Encyclopedia Of Detroit

Temptations, The

Formed in 1960, the Temptations were one of the most successful male, African American vocal groups of the 1960s. Known for their distinct harmonies, choreography and wardrobes, they were highly influential in the evolution of R&B and soul music. They began as a merger between two groups, the Primes and the Distants and adopted the name, the Elgins. In 1961, Berry Gordy signed them to the Motown subsidiary Miracle label and changed the group’s name to the Temptations.

The founding members were originally part of two rival Detroit vocal groups: Otis Williams, Elbridge "Al" Bryant (later replaced by David Ruffin), and Melvin Franklin of the Distants, and Eddie Kendricks and Paul Williams of the Primes. Although they had minor successes, it was not until 1964, when they started working with Smokey Robinson that they had their first big hit with “The Way You Do The Things You Do.” The Temptations continued to collaborate with Smokey, who helped them produce multiple hits, including “My Girl.” After Smokey, Norman Whitfield became the Temptations’ primary producer, leading them to their first Grammy Award in 1968 with “Cloud Nine.” “Papa Was A Rollin’ Stone” earned them their second Grammy in 1972.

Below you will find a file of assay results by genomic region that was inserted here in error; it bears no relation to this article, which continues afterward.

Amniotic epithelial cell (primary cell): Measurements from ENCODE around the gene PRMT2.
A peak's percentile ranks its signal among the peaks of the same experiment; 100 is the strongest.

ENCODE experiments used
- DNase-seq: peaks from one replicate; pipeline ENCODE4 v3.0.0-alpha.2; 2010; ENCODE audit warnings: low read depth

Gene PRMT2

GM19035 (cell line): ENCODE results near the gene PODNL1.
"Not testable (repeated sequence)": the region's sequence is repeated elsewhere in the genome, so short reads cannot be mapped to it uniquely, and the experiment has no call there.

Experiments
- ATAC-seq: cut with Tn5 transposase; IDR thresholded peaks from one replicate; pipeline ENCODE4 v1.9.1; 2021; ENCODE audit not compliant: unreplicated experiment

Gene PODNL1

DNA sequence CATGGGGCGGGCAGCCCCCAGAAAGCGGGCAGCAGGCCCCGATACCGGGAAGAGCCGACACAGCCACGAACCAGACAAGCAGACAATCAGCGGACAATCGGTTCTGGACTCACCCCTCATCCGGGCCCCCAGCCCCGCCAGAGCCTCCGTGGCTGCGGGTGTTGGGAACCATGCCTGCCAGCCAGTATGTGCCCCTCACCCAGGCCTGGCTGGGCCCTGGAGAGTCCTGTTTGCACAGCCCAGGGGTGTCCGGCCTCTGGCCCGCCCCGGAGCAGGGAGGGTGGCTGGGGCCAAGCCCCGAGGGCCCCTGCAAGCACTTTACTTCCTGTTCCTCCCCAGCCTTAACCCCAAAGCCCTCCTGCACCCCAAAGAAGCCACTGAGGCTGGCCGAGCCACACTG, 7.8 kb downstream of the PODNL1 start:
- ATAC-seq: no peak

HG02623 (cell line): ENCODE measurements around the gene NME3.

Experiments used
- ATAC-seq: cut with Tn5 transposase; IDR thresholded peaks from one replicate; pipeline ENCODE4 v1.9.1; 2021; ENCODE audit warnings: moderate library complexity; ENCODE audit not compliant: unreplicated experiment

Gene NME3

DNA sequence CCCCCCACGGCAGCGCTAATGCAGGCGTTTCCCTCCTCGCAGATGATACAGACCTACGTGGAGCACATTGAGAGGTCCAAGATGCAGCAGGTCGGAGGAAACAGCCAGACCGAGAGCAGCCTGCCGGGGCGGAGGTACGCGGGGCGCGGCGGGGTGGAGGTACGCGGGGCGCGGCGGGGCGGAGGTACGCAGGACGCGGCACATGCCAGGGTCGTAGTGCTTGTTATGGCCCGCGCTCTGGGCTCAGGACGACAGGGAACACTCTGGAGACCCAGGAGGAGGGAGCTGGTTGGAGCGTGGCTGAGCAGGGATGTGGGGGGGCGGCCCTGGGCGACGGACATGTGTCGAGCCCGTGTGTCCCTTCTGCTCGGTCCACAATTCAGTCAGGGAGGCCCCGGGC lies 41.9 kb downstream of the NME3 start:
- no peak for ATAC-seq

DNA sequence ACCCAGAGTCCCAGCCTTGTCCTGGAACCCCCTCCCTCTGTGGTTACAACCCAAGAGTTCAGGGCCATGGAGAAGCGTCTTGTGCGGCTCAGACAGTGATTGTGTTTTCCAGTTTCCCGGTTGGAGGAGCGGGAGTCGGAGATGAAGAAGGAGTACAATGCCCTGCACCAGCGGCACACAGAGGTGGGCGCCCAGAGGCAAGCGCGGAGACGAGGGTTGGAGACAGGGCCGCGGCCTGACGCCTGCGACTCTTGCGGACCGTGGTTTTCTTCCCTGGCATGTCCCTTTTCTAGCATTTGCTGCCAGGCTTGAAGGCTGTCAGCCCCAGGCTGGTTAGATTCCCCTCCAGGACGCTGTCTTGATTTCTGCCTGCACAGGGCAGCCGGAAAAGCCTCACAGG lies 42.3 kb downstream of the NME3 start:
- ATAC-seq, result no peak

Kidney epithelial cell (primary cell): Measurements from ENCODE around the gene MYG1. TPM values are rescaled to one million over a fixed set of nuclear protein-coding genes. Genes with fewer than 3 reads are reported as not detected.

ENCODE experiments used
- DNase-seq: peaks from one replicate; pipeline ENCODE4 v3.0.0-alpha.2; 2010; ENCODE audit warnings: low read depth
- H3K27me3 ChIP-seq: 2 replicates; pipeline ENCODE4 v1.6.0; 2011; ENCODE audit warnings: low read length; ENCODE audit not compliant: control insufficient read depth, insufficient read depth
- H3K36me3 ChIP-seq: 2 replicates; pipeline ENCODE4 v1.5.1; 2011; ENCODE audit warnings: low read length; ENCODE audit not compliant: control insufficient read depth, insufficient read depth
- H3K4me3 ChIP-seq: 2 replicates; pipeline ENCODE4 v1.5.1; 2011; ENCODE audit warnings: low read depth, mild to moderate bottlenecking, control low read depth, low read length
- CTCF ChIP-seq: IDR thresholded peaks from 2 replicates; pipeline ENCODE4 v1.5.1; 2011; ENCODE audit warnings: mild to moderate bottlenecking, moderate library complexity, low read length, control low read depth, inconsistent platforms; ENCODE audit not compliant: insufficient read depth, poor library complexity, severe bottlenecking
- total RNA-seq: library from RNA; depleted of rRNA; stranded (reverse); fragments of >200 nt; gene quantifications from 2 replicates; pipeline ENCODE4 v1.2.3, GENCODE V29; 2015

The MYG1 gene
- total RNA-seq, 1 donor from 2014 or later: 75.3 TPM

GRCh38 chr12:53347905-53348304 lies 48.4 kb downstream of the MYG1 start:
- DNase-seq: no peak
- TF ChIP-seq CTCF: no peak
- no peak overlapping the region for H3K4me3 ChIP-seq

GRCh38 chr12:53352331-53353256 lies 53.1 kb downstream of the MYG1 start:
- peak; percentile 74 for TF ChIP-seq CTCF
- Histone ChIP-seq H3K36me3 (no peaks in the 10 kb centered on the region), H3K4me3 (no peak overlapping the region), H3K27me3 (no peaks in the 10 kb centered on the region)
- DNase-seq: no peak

Six of the Temptations (Edwards, Franklin, Kendricks, Ruffin, Otis Williams and Paul Williams) were inducted into the Rock and Roll Hall of Fame in 1989. Over the course of their career, the Temptations released four “Billboard Hot 100” number-one singles and fourteen R&B number-one singles. Their material has earned them four Grammy Awards.

The Temptations still exist today under the leadership of Otis Williams. However, membership in the band has changed consistently throughout the years.



Flyer featuring The Temptations, 1967 - 2011.009.005

The Temptations' and The Supremes' collaborative record "Together", 1969 - 2006.047.003

View all items related to The Temptations